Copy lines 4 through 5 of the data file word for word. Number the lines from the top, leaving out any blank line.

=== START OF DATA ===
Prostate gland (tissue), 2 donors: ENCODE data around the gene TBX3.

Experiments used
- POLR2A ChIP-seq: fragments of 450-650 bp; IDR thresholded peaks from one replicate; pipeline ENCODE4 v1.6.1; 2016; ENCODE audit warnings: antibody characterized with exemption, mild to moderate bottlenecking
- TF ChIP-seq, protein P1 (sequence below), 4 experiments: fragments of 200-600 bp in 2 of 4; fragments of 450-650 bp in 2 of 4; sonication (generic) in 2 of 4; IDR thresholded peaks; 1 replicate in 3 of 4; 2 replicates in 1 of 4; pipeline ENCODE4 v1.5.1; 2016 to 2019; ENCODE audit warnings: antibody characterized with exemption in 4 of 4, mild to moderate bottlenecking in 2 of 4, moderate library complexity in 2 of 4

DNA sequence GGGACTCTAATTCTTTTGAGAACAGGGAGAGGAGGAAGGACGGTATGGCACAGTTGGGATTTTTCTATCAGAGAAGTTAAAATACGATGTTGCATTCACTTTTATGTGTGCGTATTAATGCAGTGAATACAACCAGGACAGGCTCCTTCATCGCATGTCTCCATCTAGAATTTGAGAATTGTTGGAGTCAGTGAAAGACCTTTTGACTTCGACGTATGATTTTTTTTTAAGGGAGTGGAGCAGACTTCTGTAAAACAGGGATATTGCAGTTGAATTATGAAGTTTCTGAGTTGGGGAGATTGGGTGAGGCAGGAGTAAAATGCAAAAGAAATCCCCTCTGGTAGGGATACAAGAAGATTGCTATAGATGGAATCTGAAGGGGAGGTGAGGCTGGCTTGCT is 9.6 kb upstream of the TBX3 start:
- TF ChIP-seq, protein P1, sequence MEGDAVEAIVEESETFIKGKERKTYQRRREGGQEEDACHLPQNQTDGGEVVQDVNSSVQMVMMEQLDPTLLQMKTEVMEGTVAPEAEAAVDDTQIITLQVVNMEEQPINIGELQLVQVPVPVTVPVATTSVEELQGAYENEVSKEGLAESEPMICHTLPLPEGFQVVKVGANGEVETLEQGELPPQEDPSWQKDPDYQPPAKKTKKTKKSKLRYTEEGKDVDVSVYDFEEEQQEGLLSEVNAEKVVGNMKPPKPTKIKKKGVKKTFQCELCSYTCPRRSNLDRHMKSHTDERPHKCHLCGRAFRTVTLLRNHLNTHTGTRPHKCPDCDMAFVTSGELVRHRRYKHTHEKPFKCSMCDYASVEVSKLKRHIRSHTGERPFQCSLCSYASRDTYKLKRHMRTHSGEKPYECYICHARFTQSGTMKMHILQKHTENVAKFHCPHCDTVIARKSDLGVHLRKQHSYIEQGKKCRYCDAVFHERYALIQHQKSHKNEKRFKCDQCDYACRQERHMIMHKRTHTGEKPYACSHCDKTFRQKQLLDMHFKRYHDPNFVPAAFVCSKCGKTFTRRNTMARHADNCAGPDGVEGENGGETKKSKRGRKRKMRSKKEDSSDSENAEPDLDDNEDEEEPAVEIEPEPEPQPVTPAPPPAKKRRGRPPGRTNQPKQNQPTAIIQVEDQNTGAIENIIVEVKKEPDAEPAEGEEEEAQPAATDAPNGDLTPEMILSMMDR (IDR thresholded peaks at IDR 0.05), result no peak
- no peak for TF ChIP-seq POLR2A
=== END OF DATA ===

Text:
- TF ChIP-seq, protein P1 (sequence below), 4 experiments: fragments of 200-600 bp in 2 of 4; fragments of 450-650 bp in 2 of 4; sonication (generic) in 2 of 4; IDR thresholded peaks; 1 replicate in 3 of 4; 2 replicates in 1 of 4; pipeline ENCODE4 v1.5.1; 2016 to 2019; ENCODE audit warnings: antibody characterized with exemption in 4 of 4, mild to moderate bottlenecking in 2 of 4, moderate library complexity in 2 of 4

DNA sequence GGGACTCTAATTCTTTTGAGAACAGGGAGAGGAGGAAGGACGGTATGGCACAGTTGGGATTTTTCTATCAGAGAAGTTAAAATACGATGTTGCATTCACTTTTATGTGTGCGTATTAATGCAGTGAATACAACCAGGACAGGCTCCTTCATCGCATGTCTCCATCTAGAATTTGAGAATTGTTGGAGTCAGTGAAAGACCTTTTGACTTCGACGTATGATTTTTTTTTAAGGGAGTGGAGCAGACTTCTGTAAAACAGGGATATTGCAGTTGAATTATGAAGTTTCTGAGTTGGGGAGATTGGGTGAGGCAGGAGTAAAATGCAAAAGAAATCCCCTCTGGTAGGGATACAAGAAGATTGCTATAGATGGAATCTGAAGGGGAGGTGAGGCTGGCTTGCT is 9.6 kb upstream of the TBX3 start: